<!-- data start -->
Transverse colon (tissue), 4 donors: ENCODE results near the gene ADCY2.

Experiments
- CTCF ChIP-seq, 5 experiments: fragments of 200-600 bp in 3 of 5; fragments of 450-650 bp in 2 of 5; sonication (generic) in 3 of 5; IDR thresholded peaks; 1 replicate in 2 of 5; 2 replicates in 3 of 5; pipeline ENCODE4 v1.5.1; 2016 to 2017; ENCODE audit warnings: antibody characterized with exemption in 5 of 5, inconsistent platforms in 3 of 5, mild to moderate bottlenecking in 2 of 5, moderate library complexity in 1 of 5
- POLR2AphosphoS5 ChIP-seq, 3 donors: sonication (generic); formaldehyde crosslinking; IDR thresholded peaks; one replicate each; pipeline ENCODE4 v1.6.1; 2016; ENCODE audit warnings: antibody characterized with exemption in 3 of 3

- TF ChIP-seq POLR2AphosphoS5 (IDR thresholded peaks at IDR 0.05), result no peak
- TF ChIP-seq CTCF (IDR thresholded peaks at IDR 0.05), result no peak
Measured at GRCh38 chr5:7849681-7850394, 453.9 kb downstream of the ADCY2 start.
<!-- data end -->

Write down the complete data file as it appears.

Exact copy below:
Transverse colon (tissue), 4 donors: ENCODE results near the gene ADCY2.

Experiments
- CTCF ChIP-seq, 5 experiments: fragments of 200-600 bp in 3 of 5; fragments of 450-650 bp in 2 of 5; sonication (generic) in 3 of 5; IDR thresholded peaks; 1 replicate in 2 of 5; 2 replicates in 3 of 5; pipeline ENCODE4 v1.5.1; 2016 to 2017; ENCODE audit warnings: antibody characterized with exemption in 5 of 5, inconsistent platforms in 3 of 5, mild to moderate bottlenecking in 2 of 5, moderate library complexity in 1 of 5
- POLR2AphosphoS5 ChIP-seq, 3 donors: sonication (generic); formaldehyde crosslinking; IDR thresholded peaks; one replicate each; pipeline ENCODE4 v1.6.1; 2016; ENCODE audit warnings: antibody characterized with exemption in 3 of 3

- TF ChIP-seq POLR2AphosphoS5 (IDR thresholded peaks at IDR 0.05), result no peak
- TF ChIP-seq CTCF (IDR thresholded peaks at IDR 0.05), result no peak
Measured at GRCh38 chr5:7849681-7850394, 453.9 kb downstream of the ADCY2 start.